Dreams for the Church

I like Reformation Day. Probably more than a person should like Reformation Day. I’ve written Reformation Day carols. I used a Martin Luther bobblehead in this past Sunday’s communion meditation. At our youth Halloween party, I dressed up as the Wittenberg-by-way-of-Asgard Avenger Martin Lu-Thor. Yes, I like Reformation Day quite a bit.

It doesn’t really have to do with fanboying over Luther. By all accounts, he was a highly unpleasant person, to put it mildly. Most of my zeal comes from being a massive church history nerd and then running that through my slightly off-kilter way of looking at things.

Yet I think the real reason that this day looms large in my imagination is because it is a flashpoint of revolutionary fervor. I think that the Christian faith at its roots has that vibe; look at the ministry of Jesus. Yet it is difficult to remember that sense of rebellion when most people in this country think of the faith as being represented by a white guy in a suit defending the status quo.

Yet in that moment 500 years ago, a German priest decided that the church was not living up to God’s dream and he nailed that conviction to a church door. A good deal of good and ill has come from the Protestant Reformation. There were good aspects to the Reformation. I am fond of many of the Protestant churches I have been in. Yet there was also a legacy of anti-Catholic hysteria, anti-Semitism, and televangelists that came in its wake. History is never that tidy. But there is something pure in that moment. That desire for the church to be more than it presently is resonates deeply with me.

I’ve been a youth minister for a little over a year now and one of the things I am trying to express is that the Christian faith is more than just something that makes you appear well-rounded on a college application. It is an animating force for goodness, justice, and beauty in this world. The way of Jesus is essential. I am still getting a feel for how to communicate that. Some days I do a good job and some days I suck at it. It’s something I am always reforming, to borrow a rallying cry from the Reformation.

But Sunday night, at the same Halloween party where I dressed as Martin Lu-Thor, I hit on something accidentally. I wanted to convey the spirit of Wittenberg in 1517 to our students. We couldn’t nail things to the front door of the church. I’d probably get fired or, at the very least, our very nice facilities manager would murder me. So I found a bunch of red construction paper, tore it into pieces, and went to each Small Group, and gave a spiel.

I talked about how, yes, I am a dork for dressing up as Martin Lu-Thor, but that I loved the idea that Luther wasn’t satisfied with where the church was and he did something about it. And I talked about the phrase semper reformandum and how the reformation was seen as an ongoing project. Christians are to continually examine how the church and our lives can be brought into closer accord with what God wants for us.

Then I asked them to write down what their dream for the church was, how they thought it could better be what God wanted it to be and write it down on a piece of red construction paper, and we’d tape it to the Youth Lounge door. They wouldn’t be censored. We’d put what they wrote up on the door.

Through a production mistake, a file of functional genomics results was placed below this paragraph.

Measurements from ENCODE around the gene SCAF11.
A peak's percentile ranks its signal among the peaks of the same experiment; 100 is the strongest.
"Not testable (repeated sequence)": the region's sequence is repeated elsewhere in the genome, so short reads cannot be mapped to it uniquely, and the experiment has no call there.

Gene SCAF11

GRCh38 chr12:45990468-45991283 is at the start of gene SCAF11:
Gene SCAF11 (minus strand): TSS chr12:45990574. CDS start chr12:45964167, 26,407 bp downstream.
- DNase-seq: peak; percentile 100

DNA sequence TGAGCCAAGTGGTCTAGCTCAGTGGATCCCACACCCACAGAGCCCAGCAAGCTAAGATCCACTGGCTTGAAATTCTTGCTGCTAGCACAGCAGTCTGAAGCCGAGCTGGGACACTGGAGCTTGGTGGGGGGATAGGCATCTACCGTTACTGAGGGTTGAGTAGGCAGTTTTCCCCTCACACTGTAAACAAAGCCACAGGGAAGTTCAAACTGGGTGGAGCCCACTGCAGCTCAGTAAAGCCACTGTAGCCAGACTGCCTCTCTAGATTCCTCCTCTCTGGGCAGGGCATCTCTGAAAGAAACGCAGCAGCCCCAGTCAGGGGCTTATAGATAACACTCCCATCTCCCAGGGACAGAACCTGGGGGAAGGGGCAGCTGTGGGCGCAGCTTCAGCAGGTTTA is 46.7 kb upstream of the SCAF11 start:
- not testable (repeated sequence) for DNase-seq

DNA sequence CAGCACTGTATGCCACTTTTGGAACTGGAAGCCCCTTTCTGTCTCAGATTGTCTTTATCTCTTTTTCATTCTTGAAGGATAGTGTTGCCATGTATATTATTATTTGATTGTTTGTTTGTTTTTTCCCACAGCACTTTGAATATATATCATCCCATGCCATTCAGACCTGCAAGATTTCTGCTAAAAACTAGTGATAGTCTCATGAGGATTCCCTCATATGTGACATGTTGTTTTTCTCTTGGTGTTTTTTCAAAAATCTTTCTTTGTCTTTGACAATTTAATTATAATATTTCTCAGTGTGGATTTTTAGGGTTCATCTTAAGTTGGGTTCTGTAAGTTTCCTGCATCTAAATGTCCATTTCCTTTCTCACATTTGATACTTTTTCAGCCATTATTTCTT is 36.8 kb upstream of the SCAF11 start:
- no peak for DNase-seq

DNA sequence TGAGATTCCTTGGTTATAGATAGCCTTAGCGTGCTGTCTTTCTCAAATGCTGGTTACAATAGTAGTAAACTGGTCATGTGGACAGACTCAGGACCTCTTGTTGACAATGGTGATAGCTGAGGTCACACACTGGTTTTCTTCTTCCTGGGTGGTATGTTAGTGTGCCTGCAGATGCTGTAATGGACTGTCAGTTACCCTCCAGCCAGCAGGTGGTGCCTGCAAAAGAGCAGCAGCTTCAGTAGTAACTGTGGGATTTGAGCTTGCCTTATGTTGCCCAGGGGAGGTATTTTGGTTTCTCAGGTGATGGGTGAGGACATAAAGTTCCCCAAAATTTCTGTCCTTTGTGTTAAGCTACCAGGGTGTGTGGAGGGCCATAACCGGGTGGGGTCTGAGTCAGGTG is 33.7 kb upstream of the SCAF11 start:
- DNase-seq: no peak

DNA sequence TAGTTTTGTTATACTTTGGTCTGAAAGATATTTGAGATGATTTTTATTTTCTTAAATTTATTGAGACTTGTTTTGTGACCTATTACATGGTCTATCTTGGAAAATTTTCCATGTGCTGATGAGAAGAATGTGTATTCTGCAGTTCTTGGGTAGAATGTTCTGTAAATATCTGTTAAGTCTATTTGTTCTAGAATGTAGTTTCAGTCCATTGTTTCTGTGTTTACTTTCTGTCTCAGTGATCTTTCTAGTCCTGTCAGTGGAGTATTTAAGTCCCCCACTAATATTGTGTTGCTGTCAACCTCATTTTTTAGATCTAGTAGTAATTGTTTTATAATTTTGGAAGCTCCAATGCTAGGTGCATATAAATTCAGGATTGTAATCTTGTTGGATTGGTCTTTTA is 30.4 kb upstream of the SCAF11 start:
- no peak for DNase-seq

Some students wrote that the youth group should be more fun (ouch…but okay, you can express your thoughts here). Some wrote about how they wanted the church to reach out more into the community, be more welcoming of people of color or LGBTQ individuals, how they wanted the church to practice what they preached. I look at those pieces of paper and I read hope and hurt in their lives. There are statements that fill me with pride and some that hit close to home about how I or the church at large could probably be doing a better job. But that’s the idea. The very act of protest, which is the root of “Protestant,” makes people uncomfortable.

We’ll leave up our makeshift Reformation Day activity for a little bit. I want our students to know that they have a voice, they should use it, and that they will be heard. I want them to know that their dreams for the church matter. I don’t know if taping our own versions of the 95 Theses on our Youth Room door registered with all of them. I’m sure some probably wish that I just let a Halloween party be a Halloween party (looking at you, anonymous “more fun” kid). I hope it meant something to some of them, or at least will somewhere down the line.

At the very least, it’s a good reminder to me. We are always being called to be ever-growing into what God dreams for us. The Christian journey is one that does not ever stop. We are always maturing, always evolving, always reforming to be more like Jesus in all that we do. Semper reformandum.

This post originally appeared on Wilcomoore.

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Comments

  1. Nice,
    Halloween and Reformation are celebrated on the same day. Next year you can write on
    Sola Scary.
    Is there only one Scary thing about demonstrating
    Sola Scriptura
    Sola Fides
    Sola Gratia
    and
    Why does the word demonstrate have the word demon in it.
    Bob

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